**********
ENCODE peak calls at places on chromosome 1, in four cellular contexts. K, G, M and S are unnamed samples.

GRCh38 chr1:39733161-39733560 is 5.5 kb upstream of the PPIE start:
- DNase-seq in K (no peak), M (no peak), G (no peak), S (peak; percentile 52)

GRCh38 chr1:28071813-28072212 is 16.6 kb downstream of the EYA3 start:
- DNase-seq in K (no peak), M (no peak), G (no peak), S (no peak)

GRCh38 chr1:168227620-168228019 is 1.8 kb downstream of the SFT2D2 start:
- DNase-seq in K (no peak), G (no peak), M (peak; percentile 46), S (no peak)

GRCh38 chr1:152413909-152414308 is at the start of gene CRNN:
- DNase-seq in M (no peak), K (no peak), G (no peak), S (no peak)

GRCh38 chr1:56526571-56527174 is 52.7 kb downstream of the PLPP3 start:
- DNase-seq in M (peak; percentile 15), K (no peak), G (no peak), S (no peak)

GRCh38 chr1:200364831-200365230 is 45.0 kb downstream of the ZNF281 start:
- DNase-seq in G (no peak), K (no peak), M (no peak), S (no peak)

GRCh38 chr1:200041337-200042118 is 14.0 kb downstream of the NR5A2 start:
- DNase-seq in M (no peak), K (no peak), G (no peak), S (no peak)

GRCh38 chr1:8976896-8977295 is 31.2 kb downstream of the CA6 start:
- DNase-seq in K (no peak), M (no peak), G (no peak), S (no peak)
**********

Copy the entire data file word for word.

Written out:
ENCODE peak calls at places on chromosome 1, in four cellular contexts. K, G, M and S are unnamed samples.

GRCh38 chr1:39733161-39733560 is 5.5 kb upstream of the PPIE start:
- DNase-seq in K (no peak), M (no peak), G (no peak), S (peak; percentile 52)

GRCh38 chr1:28071813-28072212 is 16.6 kb downstream of the EYA3 start:
- DNase-seq in K (no peak), M (no peak), G (no peak), S (no peak)

GRCh38 chr1:168227620-168228019 is 1.8 kb downstream of the SFT2D2 start:
- DNase-seq in K (no peak), G (no peak), M (peak; percentile 46), S (no peak)

GRCh38 chr1:152413909-152414308 is at the start of gene CRNN:
- DNase-seq in M (no peak), K (no peak), G (no peak), S (no peak)

GRCh38 chr1:56526571-56527174 is 52.7 kb downstream of the PLPP3 start:
- DNase-seq in M (peak; percentile 15), K (no peak), G (no peak), S (no peak)

GRCh38 chr1:200364831-200365230 is 45.0 kb downstream of the ZNF281 start:
- DNase-seq in G (no peak), K (no peak), M (no peak), S (no peak)

GRCh38 chr1:200041337-200042118 is 14.0 kb downstream of the NR5A2 start:
- DNase-seq in M (no peak), K (no peak), G (no peak), S (no peak)

GRCh38 chr1:8976896-8977295 is 31.2 kb downstream of the CA6 start:
- DNase-seq in K (no peak), M (no peak), G (no peak), S (no peak)